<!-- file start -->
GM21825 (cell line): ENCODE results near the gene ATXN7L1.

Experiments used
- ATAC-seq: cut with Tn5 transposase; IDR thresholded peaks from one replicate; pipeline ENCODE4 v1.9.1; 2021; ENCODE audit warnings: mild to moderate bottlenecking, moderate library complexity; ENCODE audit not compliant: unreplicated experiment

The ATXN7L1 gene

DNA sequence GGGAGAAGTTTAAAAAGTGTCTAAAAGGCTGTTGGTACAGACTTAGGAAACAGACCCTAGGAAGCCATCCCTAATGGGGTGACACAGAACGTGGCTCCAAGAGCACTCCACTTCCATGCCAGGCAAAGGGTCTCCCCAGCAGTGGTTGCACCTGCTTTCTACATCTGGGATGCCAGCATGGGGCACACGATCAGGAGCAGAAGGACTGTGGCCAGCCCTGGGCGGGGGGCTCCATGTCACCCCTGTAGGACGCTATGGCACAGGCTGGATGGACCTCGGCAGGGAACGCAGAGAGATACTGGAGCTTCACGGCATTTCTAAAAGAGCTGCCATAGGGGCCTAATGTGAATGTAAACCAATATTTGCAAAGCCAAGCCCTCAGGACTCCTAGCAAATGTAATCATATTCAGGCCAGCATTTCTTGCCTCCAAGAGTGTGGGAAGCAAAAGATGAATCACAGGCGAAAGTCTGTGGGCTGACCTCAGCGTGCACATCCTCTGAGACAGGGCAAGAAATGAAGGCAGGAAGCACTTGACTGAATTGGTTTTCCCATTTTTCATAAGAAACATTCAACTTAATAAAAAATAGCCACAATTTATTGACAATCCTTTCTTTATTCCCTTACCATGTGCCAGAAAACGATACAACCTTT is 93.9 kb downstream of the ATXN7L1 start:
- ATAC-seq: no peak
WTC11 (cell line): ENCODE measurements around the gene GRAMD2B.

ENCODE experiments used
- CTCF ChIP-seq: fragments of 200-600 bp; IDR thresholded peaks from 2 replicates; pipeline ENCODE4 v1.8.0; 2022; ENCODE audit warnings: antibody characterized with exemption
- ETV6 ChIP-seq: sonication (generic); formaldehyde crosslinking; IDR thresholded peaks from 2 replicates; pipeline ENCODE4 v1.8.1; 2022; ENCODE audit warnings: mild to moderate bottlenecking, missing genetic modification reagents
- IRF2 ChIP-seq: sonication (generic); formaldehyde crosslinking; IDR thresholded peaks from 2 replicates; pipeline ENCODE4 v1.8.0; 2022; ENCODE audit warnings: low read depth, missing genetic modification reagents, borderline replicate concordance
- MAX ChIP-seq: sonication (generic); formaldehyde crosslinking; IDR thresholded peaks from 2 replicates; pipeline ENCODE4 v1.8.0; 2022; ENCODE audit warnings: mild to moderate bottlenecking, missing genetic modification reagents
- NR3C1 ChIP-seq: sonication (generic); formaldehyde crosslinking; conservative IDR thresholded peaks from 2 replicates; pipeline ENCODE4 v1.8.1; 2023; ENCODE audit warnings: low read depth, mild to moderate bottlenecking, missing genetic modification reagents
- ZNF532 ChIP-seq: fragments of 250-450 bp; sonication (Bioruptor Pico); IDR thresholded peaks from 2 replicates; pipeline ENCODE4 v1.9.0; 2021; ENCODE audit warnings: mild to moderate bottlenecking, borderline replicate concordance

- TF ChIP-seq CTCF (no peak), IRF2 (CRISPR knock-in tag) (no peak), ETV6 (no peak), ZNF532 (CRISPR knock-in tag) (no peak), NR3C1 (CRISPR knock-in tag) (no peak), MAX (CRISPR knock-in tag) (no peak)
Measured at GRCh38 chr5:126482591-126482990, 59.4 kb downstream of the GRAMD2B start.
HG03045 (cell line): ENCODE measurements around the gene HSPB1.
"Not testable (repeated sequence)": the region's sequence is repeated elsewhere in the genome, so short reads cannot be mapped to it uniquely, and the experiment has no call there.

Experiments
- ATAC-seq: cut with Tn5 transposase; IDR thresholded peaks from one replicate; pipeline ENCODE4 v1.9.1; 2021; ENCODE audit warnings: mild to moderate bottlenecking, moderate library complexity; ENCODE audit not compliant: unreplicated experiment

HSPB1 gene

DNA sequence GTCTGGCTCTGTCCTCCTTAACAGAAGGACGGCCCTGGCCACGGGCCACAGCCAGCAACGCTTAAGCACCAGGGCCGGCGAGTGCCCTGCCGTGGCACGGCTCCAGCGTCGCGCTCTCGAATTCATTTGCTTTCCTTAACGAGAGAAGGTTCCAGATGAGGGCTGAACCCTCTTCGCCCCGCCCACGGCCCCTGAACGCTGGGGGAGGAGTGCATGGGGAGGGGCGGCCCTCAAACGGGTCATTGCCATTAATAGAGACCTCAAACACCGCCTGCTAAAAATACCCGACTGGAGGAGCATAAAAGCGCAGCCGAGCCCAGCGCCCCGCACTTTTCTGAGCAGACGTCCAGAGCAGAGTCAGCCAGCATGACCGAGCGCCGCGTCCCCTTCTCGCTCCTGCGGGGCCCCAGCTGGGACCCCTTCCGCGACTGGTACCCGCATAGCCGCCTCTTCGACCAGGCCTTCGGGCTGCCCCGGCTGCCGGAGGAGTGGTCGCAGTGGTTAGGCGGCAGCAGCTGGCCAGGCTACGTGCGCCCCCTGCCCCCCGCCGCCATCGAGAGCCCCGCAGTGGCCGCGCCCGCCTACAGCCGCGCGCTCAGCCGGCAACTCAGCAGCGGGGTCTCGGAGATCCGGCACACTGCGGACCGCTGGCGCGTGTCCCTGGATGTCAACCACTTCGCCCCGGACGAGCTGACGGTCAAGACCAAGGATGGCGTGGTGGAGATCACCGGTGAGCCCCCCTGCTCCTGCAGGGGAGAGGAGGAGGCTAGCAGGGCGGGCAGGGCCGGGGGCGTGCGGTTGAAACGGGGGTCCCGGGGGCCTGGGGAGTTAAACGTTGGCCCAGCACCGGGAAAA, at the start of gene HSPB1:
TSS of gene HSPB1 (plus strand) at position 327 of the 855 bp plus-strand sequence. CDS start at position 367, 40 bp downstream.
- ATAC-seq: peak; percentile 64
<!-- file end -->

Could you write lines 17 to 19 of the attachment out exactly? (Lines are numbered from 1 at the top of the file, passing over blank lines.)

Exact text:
HG03045 (cell line): ENCODE measurements around the gene HSPB1.
"Not testable (repeated sequence)": the region's sequence is repeated elsewhere in the genome, so short reads cannot be mapped to it uniquely, and the experiment has no call there.

Experiments